Trump eyes reopening US economy but assailed over ‘king’ powers
President Donald Trump.–File photo
President Donald Trump was accused Tuesday of seeking king-like powers ahead of unveiling a task force for reopening the US economy despite fears in hard-hit states that he will rush the decision.
Facing a tough reelection in November, the Republican president is eager to get the world’s biggest economy back on its feet as quickly as possible.
But his threat to invoke disputed “total” constitutional powers forcing state governors to follow his orders has prompted an outcry.
“We don’t have King Trump, we have President Trump,” New York Governor Andrew Cuomo said on CNN.
A combative Trump then responded by likening skeptical governors to rebellious sailors in the movie “Mutiny on the Bounty.”
He has so far bowed—often reluctantly—to resistance from medical experts who argue that relaxing social distancing and allowing people back to work prematurely would spark a coronavirus second wave.
But with Tuesday’s expected White House announcement of the team tasked with setting up the reopening, Trump was taking the first step in what he calls the “biggest decision” of his life.
For weeks, Trump has veered between supporting a sudden, large-scale reopening and a cautious, case-by-case relaxation of mitigation measures. Recently he has hinted at some sort of shift in the situation starting May 1.
Reflecting the sense of instability, economic powerhouses California and New York, both led by Democrats, are developing their own reopening plans, insisting that Trump will not set the pace.
California’s Governor Gavin Newsom, who has joined forces with Oregon and Washington state, said he would not announce any concrete timing for at least another two weeks.
“We can’t get ahead of ourselves,” he said. “I don’t want to make a political decision that puts people’s lives at risk and puts the economy at even more risk.”
Talks are underway for eventual reopening of restaurants, schools and businesses but many social distancing procedures are likely to be retained, including wider spacing at meal times and wearing of masks, he said.
“Normal, it will not be,” he warned.
No ‘King’ Trump
On Monday at his daily press conference, Trump raised eyebrows when he insisted that he can override state governors and determine the reopening schedule.
“When somebody’s the president of the United States, the authority is total,” Trump said.
“It’s total. And the governors know that ... They can’t do anything without the approval of the president.”
Trump’s claim of absolute authority—disputed by constitutional experts—took long-running confusion over who is in charge to a new height.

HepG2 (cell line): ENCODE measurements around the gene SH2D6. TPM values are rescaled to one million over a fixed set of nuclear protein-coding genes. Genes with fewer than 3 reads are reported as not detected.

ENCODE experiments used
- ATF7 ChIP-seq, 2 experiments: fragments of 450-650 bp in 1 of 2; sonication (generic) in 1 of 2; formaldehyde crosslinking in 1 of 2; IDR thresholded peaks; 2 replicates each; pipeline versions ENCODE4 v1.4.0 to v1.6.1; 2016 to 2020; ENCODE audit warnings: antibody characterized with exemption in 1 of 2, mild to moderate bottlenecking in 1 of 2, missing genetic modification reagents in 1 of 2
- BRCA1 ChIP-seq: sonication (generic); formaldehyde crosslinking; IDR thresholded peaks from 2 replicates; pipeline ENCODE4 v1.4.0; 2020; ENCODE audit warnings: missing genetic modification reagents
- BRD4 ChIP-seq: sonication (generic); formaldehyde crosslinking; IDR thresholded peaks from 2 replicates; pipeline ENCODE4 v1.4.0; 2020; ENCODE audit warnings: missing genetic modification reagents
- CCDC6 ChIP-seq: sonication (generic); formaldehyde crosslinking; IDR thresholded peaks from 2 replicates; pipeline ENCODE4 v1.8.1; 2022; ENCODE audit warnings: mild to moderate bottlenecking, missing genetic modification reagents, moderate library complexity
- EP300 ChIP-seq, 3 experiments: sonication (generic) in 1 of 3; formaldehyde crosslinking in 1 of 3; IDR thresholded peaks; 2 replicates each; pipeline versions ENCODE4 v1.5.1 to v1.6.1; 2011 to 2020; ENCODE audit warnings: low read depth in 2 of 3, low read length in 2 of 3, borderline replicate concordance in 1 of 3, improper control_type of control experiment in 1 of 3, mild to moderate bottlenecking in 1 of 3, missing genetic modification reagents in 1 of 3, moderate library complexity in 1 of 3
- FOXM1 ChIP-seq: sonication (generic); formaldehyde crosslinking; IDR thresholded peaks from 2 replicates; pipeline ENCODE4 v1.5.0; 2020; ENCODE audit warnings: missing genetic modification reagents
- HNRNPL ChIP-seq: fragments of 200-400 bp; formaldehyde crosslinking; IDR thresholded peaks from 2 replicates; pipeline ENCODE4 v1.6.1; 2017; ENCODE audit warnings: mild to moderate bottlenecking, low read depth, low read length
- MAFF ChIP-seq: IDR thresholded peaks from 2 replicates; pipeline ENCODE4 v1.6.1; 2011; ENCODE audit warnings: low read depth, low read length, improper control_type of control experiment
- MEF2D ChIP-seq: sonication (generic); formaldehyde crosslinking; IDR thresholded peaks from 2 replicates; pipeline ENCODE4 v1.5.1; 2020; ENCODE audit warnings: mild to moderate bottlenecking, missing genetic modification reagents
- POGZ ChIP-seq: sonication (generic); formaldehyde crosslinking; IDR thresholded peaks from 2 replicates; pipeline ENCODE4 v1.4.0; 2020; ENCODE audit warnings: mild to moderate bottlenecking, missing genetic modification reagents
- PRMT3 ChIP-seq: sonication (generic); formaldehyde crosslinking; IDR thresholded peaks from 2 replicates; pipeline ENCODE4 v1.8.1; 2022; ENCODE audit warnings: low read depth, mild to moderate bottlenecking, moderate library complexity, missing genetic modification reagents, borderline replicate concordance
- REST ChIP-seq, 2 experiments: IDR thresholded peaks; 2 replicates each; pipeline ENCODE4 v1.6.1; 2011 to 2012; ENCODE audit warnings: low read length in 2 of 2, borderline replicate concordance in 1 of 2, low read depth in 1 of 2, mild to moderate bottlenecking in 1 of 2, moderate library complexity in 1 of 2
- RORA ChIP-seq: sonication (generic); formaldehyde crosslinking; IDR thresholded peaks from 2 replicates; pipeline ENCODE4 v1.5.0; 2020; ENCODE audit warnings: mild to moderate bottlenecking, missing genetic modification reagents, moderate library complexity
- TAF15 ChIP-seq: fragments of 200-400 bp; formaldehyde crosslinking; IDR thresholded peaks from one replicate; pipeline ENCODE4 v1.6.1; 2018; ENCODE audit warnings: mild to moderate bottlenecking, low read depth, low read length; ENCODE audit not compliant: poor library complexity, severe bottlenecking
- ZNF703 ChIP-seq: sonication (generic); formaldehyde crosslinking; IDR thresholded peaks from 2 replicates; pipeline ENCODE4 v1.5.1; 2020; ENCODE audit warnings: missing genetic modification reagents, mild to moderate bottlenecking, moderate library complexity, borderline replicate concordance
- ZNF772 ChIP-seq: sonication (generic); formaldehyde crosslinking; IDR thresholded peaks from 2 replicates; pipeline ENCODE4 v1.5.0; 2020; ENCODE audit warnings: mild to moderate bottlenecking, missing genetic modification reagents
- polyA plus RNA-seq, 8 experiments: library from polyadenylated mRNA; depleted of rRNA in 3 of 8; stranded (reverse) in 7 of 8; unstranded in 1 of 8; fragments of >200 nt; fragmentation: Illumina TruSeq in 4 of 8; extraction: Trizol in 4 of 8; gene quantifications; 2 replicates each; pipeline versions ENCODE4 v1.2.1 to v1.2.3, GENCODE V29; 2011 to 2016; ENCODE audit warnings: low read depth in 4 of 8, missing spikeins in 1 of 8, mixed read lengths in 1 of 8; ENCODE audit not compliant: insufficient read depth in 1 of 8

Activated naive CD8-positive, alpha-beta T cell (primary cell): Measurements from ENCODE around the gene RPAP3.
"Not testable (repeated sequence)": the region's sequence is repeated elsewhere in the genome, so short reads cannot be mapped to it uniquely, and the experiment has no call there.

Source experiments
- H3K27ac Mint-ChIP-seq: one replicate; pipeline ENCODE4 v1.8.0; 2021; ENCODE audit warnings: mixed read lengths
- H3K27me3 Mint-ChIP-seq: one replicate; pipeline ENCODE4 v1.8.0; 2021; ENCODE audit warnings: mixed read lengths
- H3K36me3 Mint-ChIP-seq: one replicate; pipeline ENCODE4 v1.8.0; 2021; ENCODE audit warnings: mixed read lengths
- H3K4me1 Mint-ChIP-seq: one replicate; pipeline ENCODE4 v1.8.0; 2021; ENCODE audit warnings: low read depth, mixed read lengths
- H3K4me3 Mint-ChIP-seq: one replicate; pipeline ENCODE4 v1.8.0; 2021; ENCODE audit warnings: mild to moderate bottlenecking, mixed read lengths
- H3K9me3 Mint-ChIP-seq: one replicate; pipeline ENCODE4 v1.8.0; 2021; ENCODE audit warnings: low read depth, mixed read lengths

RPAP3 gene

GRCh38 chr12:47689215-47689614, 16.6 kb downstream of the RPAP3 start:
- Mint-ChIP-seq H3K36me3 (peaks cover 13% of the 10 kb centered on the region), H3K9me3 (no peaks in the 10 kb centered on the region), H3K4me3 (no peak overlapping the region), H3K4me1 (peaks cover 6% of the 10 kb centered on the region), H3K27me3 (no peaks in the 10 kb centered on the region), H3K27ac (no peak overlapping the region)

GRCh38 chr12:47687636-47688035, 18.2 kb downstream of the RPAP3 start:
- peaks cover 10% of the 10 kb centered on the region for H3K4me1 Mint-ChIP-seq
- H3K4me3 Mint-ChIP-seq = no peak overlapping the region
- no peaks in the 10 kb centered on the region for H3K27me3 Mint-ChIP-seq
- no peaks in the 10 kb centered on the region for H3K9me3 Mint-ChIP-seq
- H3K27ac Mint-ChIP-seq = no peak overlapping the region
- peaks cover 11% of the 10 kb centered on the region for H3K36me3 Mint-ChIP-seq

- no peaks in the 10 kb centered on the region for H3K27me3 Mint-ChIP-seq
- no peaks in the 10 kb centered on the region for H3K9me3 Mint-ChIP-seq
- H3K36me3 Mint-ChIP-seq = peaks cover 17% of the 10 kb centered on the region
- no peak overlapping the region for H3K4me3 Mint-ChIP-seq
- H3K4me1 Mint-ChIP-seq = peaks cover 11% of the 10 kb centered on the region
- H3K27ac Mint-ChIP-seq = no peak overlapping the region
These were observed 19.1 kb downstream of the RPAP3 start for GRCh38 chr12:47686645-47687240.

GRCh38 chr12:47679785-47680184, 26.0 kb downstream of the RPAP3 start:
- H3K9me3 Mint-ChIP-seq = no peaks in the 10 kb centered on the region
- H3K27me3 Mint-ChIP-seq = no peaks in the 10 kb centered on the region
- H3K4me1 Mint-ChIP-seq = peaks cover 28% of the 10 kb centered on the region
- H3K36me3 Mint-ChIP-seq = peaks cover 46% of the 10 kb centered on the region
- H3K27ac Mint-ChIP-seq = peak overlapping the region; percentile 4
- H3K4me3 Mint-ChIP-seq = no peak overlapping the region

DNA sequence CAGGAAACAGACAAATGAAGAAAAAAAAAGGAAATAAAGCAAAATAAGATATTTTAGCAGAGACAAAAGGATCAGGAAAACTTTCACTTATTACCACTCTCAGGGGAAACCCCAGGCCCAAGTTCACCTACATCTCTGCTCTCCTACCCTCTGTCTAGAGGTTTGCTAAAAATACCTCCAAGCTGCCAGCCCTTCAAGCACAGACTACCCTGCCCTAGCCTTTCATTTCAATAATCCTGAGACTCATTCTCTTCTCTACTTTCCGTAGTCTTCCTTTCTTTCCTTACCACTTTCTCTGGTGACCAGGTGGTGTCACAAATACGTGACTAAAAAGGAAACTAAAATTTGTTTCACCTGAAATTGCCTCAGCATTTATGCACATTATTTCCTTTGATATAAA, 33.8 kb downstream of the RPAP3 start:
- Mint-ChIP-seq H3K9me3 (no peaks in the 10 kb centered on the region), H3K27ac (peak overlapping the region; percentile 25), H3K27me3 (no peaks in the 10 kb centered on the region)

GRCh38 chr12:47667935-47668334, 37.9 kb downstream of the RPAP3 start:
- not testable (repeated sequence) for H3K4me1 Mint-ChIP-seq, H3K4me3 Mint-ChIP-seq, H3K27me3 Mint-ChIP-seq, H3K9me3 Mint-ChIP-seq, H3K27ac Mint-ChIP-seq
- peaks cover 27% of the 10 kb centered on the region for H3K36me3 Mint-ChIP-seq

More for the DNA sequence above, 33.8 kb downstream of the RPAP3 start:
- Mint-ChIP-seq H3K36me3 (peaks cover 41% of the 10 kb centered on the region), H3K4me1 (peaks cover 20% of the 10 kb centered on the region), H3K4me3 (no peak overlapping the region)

Trump, having previously argued vociferously that he is not responsible for managing the crisis, is now being accused of seeking monarchical powers to impose his will.
“We ran away from having a king, and George Washington was president, not King Washington. So the president doesn’t have total authority,” Cuomo told CNN.
“If he ordered me to reopen in a way that would endanger the public health of the people of my state, I wouldn’t do it,” he said.
Trump quickly fired back on Twitter claiming that Cuomo “seems to want Independence! That won’t happen!”
Shortly after, he compared the situation to “Mutiny on the Bounty,” which he said was one of his favorite films.
“A good old fashioned mutiny every now and then is an exciting and invigorating thing to watch, especially when the mutineers need so much from the Captain,” he tweeted.
Trump’s election rival, Democratic candidate Joe Biden, leapt in, tweeting that he was “not running for office to be King of America.”
“I respect the Constitution. I’ve read the Constitution,” Biden tweeted.
Until the coronavirus erupted across the United States early this year, after first sweeping from China to Europe, Trump had been banking on the strong economy and record low unemployment to win him another four years, despite a first term rocked by constant scandal and impeachment.
The former real estate tycoon and reality television performer now faces millions of new jobless, stalled factories, questions over his leadership and an increasingly united opposition Democratic Party.
In a new warning sign for Trump’s campaign, the candidate he endorsed for a Supreme Court seat in the electorally crucial state of Wisconsin was defeated by a Democrat-backed challenger in a huge upset.